While the Coronavirus continues to ravage almost every nation on earth, Arab countries remain unable, or unwilling, to
formulate a collective strategy to help the poorest and most vulnerable Arabs survive the deadly virus and its economic
Worse, amid growing international solidarity, we are yet to see a pan-Arab initiative that aims to provide material
support to countries and regions that have been hit hardest by the COVID-19 disease.
The lack of collective Arab responsiveness is not unique as it mirrors Europe’s own systematic failure, exhibiting
‘solidarity’ when it is financially convenient, and turning its back, sometimes at its own brethren, when there are no
For example, when Greece defaulted
on its debt to international donors in 2015, Germany, and other European Union countries, pounced
on the opportunity to dismantle the country’s major financial institutions and to profit from Athens’ mounting
All the talk of European solidarity, fraternity and community floundered at the altar of greed and unhindered profits.
That was not the first - nor will it be the last - occasion when the opportunistic EU showed its true colors. In truth,
Europe is united, not by common history or unbreakable social bonds, but rather by the shared belief that a united
Europe is a stronger economic unit.
The same sordid scenario was recently repeated. As Italy began buckling down under the unbearable burdens of the deadly
Coronavirus, it immediately, and naturally, sought the help of its European sister states. To no avail.
Despite its sizable debt, Italy is a major player in the economic arena of Europe and, in fact, the world. Indeed, Italy
is the world’s 8th largest economy. But the country’s economy is now experiencing a rare freefall, especially in the
poorer regions of the South, where people are literally going hungry
The first country to come to Italy’s aid was neither France, nor, unsurprisingly, Germany, but China, followed by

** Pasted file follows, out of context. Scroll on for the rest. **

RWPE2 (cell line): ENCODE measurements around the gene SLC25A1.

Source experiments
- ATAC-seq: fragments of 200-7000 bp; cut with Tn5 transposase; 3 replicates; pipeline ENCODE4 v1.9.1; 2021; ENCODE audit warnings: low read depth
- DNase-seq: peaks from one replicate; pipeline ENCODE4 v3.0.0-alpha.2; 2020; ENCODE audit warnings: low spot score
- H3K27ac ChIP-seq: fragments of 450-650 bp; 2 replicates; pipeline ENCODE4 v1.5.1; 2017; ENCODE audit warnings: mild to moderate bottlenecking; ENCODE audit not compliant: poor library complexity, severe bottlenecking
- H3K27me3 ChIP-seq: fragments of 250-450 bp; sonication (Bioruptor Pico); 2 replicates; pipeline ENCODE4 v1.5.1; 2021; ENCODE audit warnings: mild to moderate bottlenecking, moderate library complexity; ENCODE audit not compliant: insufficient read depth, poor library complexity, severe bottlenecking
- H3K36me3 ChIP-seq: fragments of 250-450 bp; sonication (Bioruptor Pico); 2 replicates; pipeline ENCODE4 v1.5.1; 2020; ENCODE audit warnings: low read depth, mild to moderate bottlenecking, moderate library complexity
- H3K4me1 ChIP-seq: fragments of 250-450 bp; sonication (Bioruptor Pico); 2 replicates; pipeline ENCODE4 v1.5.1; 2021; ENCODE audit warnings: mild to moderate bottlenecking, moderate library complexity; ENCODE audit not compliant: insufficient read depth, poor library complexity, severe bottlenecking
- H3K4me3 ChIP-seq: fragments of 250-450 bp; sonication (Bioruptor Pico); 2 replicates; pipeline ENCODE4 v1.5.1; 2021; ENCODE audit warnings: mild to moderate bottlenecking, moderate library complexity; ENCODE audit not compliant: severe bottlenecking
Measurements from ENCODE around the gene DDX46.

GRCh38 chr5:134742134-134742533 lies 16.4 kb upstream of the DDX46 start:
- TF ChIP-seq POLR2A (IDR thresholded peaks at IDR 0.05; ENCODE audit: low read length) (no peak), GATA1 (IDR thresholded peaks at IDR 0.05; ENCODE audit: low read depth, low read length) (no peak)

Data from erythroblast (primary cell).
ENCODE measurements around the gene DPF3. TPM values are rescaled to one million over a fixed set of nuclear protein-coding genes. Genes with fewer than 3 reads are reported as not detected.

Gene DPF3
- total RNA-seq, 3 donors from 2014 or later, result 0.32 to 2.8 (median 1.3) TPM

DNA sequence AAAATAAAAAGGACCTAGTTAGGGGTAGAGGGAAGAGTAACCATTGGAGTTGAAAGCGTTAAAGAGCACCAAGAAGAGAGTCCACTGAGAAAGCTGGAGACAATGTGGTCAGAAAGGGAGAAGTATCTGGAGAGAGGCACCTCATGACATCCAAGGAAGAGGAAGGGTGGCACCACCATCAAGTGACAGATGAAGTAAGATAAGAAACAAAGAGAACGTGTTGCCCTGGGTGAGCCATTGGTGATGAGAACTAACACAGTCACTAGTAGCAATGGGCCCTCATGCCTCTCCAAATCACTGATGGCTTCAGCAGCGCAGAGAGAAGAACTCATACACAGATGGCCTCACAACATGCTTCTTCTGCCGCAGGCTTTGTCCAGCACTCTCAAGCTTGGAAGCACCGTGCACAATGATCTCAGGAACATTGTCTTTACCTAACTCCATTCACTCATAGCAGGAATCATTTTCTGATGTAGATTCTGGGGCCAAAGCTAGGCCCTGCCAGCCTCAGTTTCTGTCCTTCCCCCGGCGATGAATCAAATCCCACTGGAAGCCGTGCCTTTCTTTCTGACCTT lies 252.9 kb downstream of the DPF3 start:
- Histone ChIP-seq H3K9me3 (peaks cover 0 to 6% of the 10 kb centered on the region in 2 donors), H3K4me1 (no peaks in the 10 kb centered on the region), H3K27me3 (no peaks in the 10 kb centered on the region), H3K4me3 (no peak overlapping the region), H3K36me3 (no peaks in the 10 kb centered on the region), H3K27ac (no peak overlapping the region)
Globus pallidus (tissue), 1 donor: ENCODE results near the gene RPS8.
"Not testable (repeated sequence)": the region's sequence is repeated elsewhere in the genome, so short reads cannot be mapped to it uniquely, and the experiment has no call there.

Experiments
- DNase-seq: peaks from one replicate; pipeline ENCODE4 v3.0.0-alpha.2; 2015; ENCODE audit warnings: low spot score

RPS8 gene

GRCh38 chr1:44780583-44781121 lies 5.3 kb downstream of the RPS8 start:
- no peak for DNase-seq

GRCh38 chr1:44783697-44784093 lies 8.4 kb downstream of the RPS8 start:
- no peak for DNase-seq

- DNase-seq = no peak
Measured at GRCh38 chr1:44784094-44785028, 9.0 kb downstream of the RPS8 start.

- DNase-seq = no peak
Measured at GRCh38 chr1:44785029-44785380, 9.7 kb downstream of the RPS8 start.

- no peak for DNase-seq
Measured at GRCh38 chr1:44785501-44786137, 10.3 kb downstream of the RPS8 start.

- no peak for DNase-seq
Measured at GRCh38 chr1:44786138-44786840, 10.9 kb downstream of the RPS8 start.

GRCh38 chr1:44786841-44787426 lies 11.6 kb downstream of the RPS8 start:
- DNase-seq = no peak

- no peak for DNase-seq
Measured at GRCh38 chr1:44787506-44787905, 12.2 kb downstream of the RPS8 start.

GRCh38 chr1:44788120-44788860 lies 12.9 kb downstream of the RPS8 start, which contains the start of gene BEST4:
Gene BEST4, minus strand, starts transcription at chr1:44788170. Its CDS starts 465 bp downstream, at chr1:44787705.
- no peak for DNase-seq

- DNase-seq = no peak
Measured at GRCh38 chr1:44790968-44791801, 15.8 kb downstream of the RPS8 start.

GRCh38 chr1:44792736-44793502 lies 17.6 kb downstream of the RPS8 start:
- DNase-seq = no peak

Russia, then Cuba, and others.
This palpable lack of solidarity among European countries has further empowered the ethnocentric view already prevailing
in Europe, and championed by far-right movements like Italy’s League Party of Matteo Salvini. For years, the latter has advocated
against European integration.
It will take months, if not years, for the political fallout of the Coronavirus to be fully assessed. But what is
already clear is that international and regional economic hubs are actively hedging their bets to consolidate their
geopolitical positions in the post-Coronavirus world.
Despite bashful American attempts to join the politically-motivated international solidarity, US President Donald
Trump’s humble moves
arrived too little, too late. In fact, a sign of the times is that Chinese and Russian aid is pouring in
to help the United States, which now has the world’s largest number of COVID-19 cases.
A compelling question, however, is where are the Arabs in all of this?
Italy and Spain, in particular, share historical and cultural bonds, and broad political interests, with many Arab
countries, interests that will remain long after the Coronavirus is eradicated. Failing to register on the radar of